Monday, March 26, 2012
Friday, April 8, 2011
Feminists who postulate that boys must obtain a spelled-out "yes" before having sex are trying to establish rules, cut in stone, that will apply to any and every encounter and that every responsible person must obey. The new rule resembles the old good girl/bad girl rule not only because of its implicit suggestion that girls have to be protected but also because of its absolute nature, its iron-fisted denial of complexity and ambiguity. I bristle at such a rule and so do a lot of other people. - Mary Gaitskill, "On Not being a Victim"
A friend of mine sent me an article she said had made her think of me, and then casually mentioned it might be worthy of a blog post. It is, in many respects; but this is the one she's getting at the moment. I'm not sure if it's the one she expected. As some people know, I have a history of misinterpreting fairly clear-cut texts. I missed much of the conventional thought about Ayn Rand's The Fountainhead and libertarianism, taking out of it a doctrine of selfishness that I feel has served me and my liberal-pinko leanings well. I missed the environmental lesson of the film Ferngully, seeing it instead as a feminist screed about men not being trustworthy. I was 15 and 5, respectively, when I came to these conclusions. So I can see how I could possibly be off-base regarding the feminist thought known, now, as Yes Means Yes. But I don't think I am.
I'm not aware of which feminists, exactly, the author was pointing to in 1994 who wanted boys to obtain a spelled out yes before engaging in sexual acts with women. I was 8 in 1994, so I think I have some excuse as to this particular hole in my knowledge. And it is entirely possible that, like in the anti-porn movement of the decade earlier, the mainstream feminist thought was, well, sex adverse. But this is the same argument that crops up now regarding this particular philosophy of sex, and I think those people making the author's claim now are missing out on a few key details.
Firstly, I don't see Yes Means Yes as a way to make sex and sexual actions more puritanical, or even to adhere to rules carved in absolute. I see this particular campaign as an attempt to change how we think about sex, and about how women relate to sex, and how men relate to women in the pursuit of sex. I'm of the mind that how we handle sex in America right now to be fairly unhealthy. I'm of the mind that in many instances, we are following the old rule book, where men are supposed to be the actors and women are supposed to passively accept sexual contact, or actively reject it. And when something comes up - like rape - we as a general society are quick to point to a woman's (or girl's) supposed deviation from this norm as a reason for that particular crime (case in point: Cleveland, TX). I see Yes Means Yes as a way of muddying up those rules. As a way of making the advancement of sexual acts more complicated, but the sexual acts themselves more fulfilling. As a way of turning the general thinking about women and sex from passively acquiescing to actively participating and actively seeking. As a way of making sex into a conversation, rather than a silent action. And along with that thought is this one: it is important to change the very structure of how we think about sex. Not just how we think about sex with our significant others, or with our flings, or with our friends with benefits, but in general.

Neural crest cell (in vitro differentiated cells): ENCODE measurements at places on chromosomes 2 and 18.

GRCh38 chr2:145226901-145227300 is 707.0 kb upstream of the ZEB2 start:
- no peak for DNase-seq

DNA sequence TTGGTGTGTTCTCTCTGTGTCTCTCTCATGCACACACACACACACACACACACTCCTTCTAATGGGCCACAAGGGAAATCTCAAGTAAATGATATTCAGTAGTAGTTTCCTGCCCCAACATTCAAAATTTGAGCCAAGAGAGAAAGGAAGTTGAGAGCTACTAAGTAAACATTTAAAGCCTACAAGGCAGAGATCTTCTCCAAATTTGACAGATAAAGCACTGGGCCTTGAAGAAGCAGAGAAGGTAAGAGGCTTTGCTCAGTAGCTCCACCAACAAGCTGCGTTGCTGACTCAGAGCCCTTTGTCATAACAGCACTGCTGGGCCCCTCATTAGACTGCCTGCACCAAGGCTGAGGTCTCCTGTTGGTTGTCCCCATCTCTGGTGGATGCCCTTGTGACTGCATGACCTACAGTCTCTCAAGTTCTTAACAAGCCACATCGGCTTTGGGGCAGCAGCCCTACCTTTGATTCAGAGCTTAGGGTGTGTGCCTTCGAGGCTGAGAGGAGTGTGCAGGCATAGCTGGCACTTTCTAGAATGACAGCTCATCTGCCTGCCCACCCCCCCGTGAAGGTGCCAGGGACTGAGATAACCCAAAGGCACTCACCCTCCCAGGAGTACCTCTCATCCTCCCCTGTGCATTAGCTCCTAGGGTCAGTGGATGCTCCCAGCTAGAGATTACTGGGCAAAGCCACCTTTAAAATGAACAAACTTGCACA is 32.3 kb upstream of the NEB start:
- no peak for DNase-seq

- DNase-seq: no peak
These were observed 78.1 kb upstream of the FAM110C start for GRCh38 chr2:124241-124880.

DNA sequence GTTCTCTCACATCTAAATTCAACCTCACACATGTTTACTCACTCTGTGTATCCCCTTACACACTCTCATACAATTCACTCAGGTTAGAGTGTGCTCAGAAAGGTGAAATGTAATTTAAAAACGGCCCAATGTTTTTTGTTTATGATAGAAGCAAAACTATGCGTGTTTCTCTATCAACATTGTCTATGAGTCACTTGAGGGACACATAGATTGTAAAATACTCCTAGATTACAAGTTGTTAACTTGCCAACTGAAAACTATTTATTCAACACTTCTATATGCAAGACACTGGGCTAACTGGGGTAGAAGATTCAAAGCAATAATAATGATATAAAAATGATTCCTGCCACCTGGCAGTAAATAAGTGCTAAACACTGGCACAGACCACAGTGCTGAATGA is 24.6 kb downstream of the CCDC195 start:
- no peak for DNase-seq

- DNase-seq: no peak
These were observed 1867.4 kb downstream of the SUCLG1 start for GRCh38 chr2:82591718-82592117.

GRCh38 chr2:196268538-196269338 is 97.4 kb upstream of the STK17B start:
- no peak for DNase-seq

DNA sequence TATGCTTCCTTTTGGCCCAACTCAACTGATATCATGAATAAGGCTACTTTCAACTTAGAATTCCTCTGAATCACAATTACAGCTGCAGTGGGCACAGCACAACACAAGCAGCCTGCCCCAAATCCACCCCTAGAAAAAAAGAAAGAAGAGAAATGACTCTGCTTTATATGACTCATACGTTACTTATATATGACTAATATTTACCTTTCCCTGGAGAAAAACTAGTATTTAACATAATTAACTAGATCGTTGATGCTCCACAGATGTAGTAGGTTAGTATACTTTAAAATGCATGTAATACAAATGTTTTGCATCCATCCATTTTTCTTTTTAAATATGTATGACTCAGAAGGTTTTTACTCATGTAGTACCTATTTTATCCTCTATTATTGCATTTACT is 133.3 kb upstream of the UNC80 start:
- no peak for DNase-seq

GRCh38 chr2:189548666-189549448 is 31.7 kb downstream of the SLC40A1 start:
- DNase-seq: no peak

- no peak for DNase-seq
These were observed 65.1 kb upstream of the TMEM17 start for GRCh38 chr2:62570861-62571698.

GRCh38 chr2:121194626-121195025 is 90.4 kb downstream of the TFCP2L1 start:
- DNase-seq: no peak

We need to start having frank discussions about sex and sexual pleasure from a young age. We need to start not only telling women and men that both women and men have sexual autonomy, but supplying the language and the thought process for that very autonomy. That means changing the nature of the conversation from speaking up when things have become uncomfortable to having ongoing conversations about sex, sexual wants, sexual needs, and what we expect from our sexual partners. We need to change the conversation from a "I don't want that" to a "I want that, I want to try this, and I never want to touch that thing over there". And getting to the point where you know and can speak about that thing over there that you don't ever even want to try.
One of the more interesting points of Gaitskill makes in this article is talking about how she didn't have the ability to stand up for herself at specific moments, to stop what was happening at specific times. I'm not going to try and explain why Gaitskill herself was unable to do so; she explains it quite well enough on her own. But I will say that I think at least part of the problem is the fact (a) the rules to sex are nebulous (even now), but exacting if a person (a woman person especially) is perceived to have not followed them, and (b) the language of sex is shrouded and couched in euphemistic terms. Yes means Yes, for me, is about changing both of those things. It is about being able to say the word "uterus" on the floor of the Florida House. It is about not having overarching rules regarding what you should or should not do sexually, but about having your own set of rules that you can converse with your partners about.